Chronic bacterial prostatitis in men with spinal cord injury - Abstract

PURPOSE: Recurrent urinary tract infections (UTI) are a major problem affecting spinal cord injury (SCI) patients and may stem from chronic bacterial prostatitis.

We have therefore investigated the presence of chronic bacterial prostatitis and its role in the development of recurrent symptomatic UTI in SCI men.

METHODS: This study is a prospective cross-sectional investigation of bacterial prostatitis in SCI men in a single SCI rehabilitation center. In 50 men with chronic SCI presenting for a routine urologic examination, urine samples before and after prostate massage were taken for microbiologic investigation and white blood cell counting. Furthermore, patient characteristics, bladder diary details, and the annual rate of symptomatic UTI were collected retrospectively.

RESULTS: No participant reported current symptoms of UTI or prostatitis. In most men (39/50, 78 %), the microbiologic analysis of the post-massage urine sample revealed growth of pathogenic bacteria. The majority of these men (32/39, 82 %) also presented with mostly (27/39, 69 %) the same pathogenic bacteria in the pre-massage sample. There was no significant (p = 0.48) difference in the number of symptomatic UTI in men with a positive post-massage culture compared with those with a negative culture. No significant (p = 0.67) difference in the frequency distribution of positive versus negative post-massage cultures was detected between men with recurrent and sporadic UTI.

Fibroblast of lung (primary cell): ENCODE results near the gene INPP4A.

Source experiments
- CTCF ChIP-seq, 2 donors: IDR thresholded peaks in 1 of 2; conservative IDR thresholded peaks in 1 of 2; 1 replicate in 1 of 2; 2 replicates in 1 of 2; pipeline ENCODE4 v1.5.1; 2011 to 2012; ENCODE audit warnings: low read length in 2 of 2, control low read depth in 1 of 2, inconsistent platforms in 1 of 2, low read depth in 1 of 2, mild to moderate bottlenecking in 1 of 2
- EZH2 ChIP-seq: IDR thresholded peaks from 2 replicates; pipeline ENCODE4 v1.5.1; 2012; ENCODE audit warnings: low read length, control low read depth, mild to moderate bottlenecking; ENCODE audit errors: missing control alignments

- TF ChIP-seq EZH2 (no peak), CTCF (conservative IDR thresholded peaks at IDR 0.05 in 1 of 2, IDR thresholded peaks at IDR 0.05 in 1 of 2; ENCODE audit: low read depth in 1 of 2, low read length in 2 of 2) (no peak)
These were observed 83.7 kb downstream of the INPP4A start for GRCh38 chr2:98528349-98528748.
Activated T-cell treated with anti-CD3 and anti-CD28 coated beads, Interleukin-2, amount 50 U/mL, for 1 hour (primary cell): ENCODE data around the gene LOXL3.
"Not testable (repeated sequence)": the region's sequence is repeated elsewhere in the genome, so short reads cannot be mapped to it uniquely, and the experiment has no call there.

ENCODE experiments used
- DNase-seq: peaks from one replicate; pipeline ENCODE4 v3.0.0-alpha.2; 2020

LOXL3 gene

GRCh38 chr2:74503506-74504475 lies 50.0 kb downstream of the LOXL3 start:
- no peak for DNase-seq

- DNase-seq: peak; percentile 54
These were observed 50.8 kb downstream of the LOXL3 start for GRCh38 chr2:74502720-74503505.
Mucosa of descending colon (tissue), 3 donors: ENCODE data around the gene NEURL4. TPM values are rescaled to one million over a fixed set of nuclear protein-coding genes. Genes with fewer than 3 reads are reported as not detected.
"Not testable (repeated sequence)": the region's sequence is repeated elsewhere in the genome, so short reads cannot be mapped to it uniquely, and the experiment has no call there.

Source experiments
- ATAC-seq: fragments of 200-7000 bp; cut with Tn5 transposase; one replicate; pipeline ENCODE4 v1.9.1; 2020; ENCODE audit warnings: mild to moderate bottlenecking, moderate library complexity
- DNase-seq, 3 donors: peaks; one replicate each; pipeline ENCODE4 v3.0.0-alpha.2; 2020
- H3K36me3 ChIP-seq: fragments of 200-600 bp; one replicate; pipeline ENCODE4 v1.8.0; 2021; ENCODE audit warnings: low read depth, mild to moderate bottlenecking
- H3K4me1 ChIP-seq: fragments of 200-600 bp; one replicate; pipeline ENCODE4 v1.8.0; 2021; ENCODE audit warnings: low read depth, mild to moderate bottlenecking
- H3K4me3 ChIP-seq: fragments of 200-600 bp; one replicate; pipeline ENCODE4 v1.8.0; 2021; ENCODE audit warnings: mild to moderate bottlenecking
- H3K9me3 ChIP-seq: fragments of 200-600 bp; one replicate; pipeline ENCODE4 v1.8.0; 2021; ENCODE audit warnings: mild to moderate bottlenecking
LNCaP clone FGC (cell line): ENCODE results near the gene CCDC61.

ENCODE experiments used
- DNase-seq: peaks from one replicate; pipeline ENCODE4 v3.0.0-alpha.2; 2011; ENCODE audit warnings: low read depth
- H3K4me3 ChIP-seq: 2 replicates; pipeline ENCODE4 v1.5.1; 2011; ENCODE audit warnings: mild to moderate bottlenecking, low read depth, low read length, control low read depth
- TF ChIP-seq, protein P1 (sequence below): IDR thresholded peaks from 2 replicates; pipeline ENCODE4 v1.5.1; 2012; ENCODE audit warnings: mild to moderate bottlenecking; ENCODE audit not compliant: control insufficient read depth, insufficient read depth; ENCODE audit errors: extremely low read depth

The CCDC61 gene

CONCLUSIONS: Most SCI men are affected by asymptomatic bacterial prostatitis; however, bacterial prostatitis does not play a major role in the development of recurrent UTI. The indication for antibiotic treatment of chronic bacterial prostatitis in asymptomatic SCI men with recurrent UTI is questionable.

Written by:
Krebs J, Bartel P, Pannek J.   Are you the author?
Clinical Trial Unit, Swiss Paraplegic Centre, Nottwil, Switzerland.

Reference: World J Urol. 2014 Jan 8. Epub ahead of print.
doi: 10.1007/s00345-013-1235-8

PubMed Abstract
PMID: 24399517 Prostatitis Section